Arm Mechanics for Young Softball Pitchers

Young fastpitch hurlers can often get overwhelmed by what's expected of them when on the mound. But as the saying goes, analysis can lead to paralysis, and it's important to let young pitchers just go out there and "play" without sacrificing their quality of play.

Here are three key areas of pitching mechanic fundmanetals that can help young pitchers maximize their potential and have fun in the process.

Softball Pitching Tip No:1: The Right Grip

The fingers should be on or across the seams on the ball to form the grip. Just like an overhand throwgrip. (Four-seam grip or Two-seam grip depending upon objectives.)


  • Four-seam grip lends itself to straighter movement or a straight line
  • Two-seam grip lends itself to more variation off that line

A four-seam grip is good for beginners. However, the key is a comfortable grip. Hand shapes andsizes are different; therefore, grip comfort varies based on hand size and shape.

The thumb and middle finger are the strongest digits on the hand. They establish the initial lineof force for the pitch.

When forming the grip across the seams (two or four-seams) the seam should fit into the 1st groove ofthe middle finger for maximum snap at release.

For a proper grip hold the ball in the fingers, not the palm of the hand. (Your pitcher should never experience any pain when throwing a pitch.)

Softball Pitching Tip No.2: The Right Stance

Begin with two feet touching the pitching rubber (ASA rules). This does not mean the middle ofboth feet need to be in the middle of the rubber.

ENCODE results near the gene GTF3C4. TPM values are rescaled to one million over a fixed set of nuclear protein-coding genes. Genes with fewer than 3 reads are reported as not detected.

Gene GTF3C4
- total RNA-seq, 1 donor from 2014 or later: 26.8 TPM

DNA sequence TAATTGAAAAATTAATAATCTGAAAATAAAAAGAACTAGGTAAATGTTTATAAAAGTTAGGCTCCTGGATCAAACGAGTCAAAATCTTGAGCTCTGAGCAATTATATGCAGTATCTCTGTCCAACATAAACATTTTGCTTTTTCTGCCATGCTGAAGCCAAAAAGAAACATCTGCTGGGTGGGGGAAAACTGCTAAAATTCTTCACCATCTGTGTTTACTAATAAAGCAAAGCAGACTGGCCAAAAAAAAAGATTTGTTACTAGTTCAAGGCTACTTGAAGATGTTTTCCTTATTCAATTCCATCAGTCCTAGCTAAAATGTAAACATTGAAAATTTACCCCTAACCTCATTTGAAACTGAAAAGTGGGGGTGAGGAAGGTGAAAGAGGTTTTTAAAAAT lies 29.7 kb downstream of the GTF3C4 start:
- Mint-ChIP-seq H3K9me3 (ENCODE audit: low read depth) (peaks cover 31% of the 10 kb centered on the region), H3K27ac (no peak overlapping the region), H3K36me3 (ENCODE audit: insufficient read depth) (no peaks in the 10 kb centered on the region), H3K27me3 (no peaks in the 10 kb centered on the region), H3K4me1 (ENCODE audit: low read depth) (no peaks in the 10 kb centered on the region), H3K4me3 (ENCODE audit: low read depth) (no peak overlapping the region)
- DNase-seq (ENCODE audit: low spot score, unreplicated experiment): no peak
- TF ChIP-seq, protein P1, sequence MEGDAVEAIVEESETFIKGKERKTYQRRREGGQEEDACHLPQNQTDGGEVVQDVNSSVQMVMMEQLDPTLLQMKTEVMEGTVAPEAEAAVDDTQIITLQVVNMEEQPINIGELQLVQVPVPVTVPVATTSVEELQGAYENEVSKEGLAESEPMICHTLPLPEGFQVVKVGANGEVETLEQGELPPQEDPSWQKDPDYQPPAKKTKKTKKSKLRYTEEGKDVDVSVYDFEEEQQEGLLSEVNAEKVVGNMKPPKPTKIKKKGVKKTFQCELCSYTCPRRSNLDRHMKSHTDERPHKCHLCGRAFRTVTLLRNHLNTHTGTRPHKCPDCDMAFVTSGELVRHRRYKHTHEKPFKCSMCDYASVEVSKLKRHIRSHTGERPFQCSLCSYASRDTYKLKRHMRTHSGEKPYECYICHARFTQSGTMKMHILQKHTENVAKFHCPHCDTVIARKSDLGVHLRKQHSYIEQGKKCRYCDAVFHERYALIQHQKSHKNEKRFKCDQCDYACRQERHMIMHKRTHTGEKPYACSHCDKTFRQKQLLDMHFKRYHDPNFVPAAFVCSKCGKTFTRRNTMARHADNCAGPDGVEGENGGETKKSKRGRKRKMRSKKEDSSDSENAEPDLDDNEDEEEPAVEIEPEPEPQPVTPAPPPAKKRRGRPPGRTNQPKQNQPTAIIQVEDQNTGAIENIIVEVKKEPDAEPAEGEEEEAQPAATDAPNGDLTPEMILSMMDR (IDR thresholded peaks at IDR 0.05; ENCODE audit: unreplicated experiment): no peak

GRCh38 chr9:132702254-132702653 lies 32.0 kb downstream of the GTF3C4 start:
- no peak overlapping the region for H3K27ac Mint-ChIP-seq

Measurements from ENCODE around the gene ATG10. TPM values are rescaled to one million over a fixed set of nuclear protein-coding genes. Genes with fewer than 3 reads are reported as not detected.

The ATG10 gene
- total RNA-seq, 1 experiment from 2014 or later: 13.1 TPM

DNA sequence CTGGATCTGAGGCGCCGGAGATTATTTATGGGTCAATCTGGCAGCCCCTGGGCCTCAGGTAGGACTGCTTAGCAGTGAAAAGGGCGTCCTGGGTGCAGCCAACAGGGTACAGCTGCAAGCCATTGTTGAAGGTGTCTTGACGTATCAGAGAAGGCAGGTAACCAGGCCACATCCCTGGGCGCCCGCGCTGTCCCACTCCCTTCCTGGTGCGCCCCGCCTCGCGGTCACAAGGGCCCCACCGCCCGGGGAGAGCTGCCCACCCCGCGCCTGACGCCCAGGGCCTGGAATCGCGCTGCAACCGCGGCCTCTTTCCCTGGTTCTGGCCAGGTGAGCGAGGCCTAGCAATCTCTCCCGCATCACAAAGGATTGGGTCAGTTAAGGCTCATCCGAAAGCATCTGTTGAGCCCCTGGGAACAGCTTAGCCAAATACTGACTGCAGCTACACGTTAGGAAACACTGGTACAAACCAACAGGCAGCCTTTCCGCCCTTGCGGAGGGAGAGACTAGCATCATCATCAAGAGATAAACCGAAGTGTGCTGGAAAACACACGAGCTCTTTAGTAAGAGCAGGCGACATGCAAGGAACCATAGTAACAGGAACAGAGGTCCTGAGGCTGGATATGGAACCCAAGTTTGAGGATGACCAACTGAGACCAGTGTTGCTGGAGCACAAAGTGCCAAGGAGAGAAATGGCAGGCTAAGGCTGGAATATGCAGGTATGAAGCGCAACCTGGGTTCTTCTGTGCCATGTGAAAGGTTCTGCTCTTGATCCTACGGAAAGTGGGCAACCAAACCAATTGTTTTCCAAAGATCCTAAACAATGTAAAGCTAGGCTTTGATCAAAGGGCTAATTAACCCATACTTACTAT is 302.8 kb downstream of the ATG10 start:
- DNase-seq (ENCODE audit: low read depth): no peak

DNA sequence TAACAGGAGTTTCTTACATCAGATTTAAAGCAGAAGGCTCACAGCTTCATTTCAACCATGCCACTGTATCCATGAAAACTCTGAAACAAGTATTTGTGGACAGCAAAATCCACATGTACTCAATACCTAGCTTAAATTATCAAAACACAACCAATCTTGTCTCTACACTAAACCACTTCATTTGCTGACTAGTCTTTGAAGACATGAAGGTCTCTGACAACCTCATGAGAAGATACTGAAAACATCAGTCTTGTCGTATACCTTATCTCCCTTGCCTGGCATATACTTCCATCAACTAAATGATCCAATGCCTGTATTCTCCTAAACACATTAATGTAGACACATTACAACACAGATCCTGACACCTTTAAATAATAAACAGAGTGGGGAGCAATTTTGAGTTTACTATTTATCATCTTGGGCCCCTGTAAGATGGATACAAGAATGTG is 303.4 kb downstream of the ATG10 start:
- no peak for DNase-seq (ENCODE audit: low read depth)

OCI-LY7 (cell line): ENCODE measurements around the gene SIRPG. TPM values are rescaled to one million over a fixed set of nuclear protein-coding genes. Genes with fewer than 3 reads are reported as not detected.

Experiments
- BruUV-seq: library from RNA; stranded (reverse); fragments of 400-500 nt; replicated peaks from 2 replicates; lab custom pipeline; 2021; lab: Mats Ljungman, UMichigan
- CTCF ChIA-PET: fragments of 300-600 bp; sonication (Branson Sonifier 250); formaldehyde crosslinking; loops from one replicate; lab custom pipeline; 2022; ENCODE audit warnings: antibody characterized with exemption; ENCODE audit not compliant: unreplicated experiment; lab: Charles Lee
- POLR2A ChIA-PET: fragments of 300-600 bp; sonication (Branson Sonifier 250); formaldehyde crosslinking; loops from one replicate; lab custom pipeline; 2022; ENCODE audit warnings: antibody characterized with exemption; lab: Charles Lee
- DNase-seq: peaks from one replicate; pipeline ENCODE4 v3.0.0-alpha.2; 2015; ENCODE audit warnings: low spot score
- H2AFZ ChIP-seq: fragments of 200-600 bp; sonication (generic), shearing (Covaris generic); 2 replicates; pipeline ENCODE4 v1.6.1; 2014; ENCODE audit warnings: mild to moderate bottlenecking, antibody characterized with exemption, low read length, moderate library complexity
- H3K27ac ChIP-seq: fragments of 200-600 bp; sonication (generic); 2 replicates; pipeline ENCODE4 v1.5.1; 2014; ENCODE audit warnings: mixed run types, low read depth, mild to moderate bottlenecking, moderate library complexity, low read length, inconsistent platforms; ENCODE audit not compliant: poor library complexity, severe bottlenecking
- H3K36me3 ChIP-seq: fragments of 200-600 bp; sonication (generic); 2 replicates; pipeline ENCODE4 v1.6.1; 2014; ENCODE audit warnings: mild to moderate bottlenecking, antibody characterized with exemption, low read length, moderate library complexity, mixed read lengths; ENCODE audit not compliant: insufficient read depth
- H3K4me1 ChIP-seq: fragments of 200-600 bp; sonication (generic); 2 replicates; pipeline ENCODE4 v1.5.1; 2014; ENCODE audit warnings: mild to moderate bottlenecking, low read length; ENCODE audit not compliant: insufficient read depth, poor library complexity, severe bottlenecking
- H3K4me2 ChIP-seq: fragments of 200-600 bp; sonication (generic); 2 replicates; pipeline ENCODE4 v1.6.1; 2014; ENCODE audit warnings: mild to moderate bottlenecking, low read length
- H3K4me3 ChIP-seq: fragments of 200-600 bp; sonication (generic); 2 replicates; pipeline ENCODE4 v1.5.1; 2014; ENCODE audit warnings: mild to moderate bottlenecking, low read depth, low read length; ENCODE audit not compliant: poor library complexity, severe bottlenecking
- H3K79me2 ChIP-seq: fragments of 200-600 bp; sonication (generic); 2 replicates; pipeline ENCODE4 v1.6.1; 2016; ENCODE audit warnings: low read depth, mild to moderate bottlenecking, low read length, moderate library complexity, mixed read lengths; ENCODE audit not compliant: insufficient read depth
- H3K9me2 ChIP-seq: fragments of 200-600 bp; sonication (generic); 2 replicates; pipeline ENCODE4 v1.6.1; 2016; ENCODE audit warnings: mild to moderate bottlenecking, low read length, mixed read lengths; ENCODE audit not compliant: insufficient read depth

It simply means that any part of each foot must touch the rubber. Teach your pitchers to begin with their throwing foot forward just likethey do when they throw overhand.


  • Start with both hands relaxed and down in front of the body, with the ball in the glove
  • The feet should be balanced and approximately shoulder width apart.
  • The ball of the pitching hand foot should be over the front of the rubber
  • The toe of the back foot should be pushed against the back of the rubber

Beginners should make every attempt to learn to pitch from the center of the rubber (the line of force at its most centralpoint), with both feet pointed toward home plate.

The pitcher should take the signal from the catcher with their weight on the front foot, which allows the transfer of weightto the back foot.

While the weight is on the front the hands should come together and the pitcher must pause to comply with the pitchingrules. The weight will transfer to the back foot during this move. The rules also dictate that the front foot must remain in contact with the rubber during the transfer of weight.

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